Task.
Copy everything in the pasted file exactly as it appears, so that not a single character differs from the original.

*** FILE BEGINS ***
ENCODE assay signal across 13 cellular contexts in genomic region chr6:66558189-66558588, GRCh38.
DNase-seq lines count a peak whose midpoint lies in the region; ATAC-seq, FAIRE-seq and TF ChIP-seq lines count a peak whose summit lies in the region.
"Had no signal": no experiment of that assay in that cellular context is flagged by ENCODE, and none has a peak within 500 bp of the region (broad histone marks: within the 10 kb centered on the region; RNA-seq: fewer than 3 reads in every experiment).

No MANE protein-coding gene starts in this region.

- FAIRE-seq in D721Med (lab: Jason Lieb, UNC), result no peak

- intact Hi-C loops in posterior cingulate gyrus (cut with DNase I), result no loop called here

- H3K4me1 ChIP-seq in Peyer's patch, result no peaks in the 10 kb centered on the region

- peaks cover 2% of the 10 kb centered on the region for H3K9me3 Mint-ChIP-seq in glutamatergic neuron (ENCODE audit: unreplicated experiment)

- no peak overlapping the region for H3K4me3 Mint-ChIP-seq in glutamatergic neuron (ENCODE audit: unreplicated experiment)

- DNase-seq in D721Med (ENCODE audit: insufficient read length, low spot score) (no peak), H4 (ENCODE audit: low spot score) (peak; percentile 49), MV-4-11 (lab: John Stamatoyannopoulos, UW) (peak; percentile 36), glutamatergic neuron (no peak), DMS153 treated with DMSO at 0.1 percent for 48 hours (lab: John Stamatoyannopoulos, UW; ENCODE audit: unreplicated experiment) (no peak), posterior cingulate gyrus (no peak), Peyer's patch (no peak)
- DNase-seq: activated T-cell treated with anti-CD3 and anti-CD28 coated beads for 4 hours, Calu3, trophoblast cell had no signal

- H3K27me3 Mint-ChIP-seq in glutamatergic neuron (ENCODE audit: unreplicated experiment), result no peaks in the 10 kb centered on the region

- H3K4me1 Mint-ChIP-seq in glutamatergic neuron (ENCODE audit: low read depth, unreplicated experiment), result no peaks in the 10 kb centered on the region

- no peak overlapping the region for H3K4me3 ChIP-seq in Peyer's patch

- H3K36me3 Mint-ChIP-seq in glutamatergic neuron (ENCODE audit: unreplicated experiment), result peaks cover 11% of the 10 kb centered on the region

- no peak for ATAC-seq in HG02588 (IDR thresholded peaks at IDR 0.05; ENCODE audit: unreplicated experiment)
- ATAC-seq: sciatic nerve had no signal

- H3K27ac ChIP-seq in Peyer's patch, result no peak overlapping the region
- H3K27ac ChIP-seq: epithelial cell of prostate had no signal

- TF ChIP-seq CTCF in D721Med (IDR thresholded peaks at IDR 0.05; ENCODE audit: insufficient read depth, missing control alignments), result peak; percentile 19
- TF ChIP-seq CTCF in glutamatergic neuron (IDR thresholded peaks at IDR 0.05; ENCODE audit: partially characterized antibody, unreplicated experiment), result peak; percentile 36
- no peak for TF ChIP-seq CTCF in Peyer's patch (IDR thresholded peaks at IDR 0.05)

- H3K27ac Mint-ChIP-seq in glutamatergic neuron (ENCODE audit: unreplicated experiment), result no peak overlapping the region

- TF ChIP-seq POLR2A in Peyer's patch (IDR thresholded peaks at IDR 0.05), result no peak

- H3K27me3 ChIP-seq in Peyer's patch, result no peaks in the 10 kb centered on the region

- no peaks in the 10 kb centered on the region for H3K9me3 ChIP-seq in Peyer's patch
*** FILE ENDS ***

ENCODE assay signal across 13 cellular contexts in genomic region chr6:66558189-66558588, GRCh38.
DNase-seq lines count a peak whose midpoint lies in the region; ATAC-seq, FAIRE-seq and TF ChIP-seq lines count a peak whose summit lies in the region.
"Had no signal": no experiment of that assay in that cellular context is flagged by ENCODE, and none has a peak within 500 bp of the region (broad histone marks: within the 10 kb centered on the region; RNA-seq: fewer than 3 reads in every experiment).

No MANE protein-coding gene starts in this region.

- FAIRE-seq in D721Med (lab: Jason Lieb, UNC), result no peak

- intact Hi-C loops in posterior cingulate gyrus (cut with DNase I), result no loop called here

- H3K4me1 ChIP-seq in Peyer's patch, result no peaks in the 10 kb centered on the region

- peaks cover 2% of the 10 kb centered on the region for H3K9me3 Mint-ChIP-seq in glutamatergic neuron (ENCODE audit: unreplicated experiment)

- no peak overlapping the region for H3K4me3 Mint-ChIP-seq in glutamatergic neuron (ENCODE audit: unreplicated experiment)

- DNase-seq in D721Med (ENCODE audit: insufficient read length, low spot score) (no peak), H4 (ENCODE audit: low spot score) (peak; percentile 49), MV-4-11 (lab: John Stamatoyannopoulos, UW) (peak; percentile 36), glutamatergic neuron (no peak), DMS153 treated with DMSO at 0.1 percent for 48 hours (lab: John Stamatoyannopoulos, UW; ENCODE audit: unreplicated experiment) (no peak), posterior cingulate gyrus (no peak), Peyer's patch (no peak)
- DNase-seq: activated T-cell treated with anti-CD3 and anti-CD28 coated beads for 4 hours, Calu3, trophoblast cell had no signal

- H3K27me3 Mint-ChIP-seq in glutamatergic neuron (ENCODE audit: unreplicated experiment), result no peaks in the 10 kb centered on the region

- H3K4me1 Mint-ChIP-seq in glutamatergic neuron (ENCODE audit: low read depth, unreplicated experiment), result no peaks in the 10 kb centered on the region

- no peak overlapping the region for H3K4me3 ChIP-seq in Peyer's patch

- H3K36me3 Mint-ChIP-seq in glutamatergic neuron (ENCODE audit: unreplicated experiment), result peaks cover 11% of the 10 kb centered on the region

- no peak for ATAC-seq in HG02588 (IDR thresholded peaks at IDR 0.05; ENCODE audit: unreplicated experiment)
- ATAC-seq: sciatic nerve had no signal

- H3K27ac ChIP-seq in Peyer's patch, result no peak overlapping the region
- H3K27ac ChIP-seq: epithelial cell of prostate had no signal

- TF ChIP-seq CTCF in D721Med (IDR thresholded peaks at IDR 0.05; ENCODE audit: insufficient read depth, missing control alignments), result peak; percentile 19
- TF ChIP-seq CTCF in glutamatergic neuron (IDR thresholded peaks at IDR 0.05; ENCODE audit: partially characterized antibody, unreplicated experiment), result peak; percentile 36
- no peak for TF ChIP-seq CTCF in Peyer's patch (IDR thresholded peaks at IDR 0.05)

- H3K27ac Mint-ChIP-seq in glutamatergic neuron (ENCODE audit: unreplicated experiment), result no peak overlapping the region

- TF ChIP-seq POLR2A in Peyer's patch (IDR thresholded peaks at IDR 0.05), result no peak

- H3K27me3 ChIP-seq in Peyer's patch, result no peaks in the 10 kb centered on the region

- no peaks in the 10 kb centered on the region for H3K9me3 ChIP-seq in Peyer's patch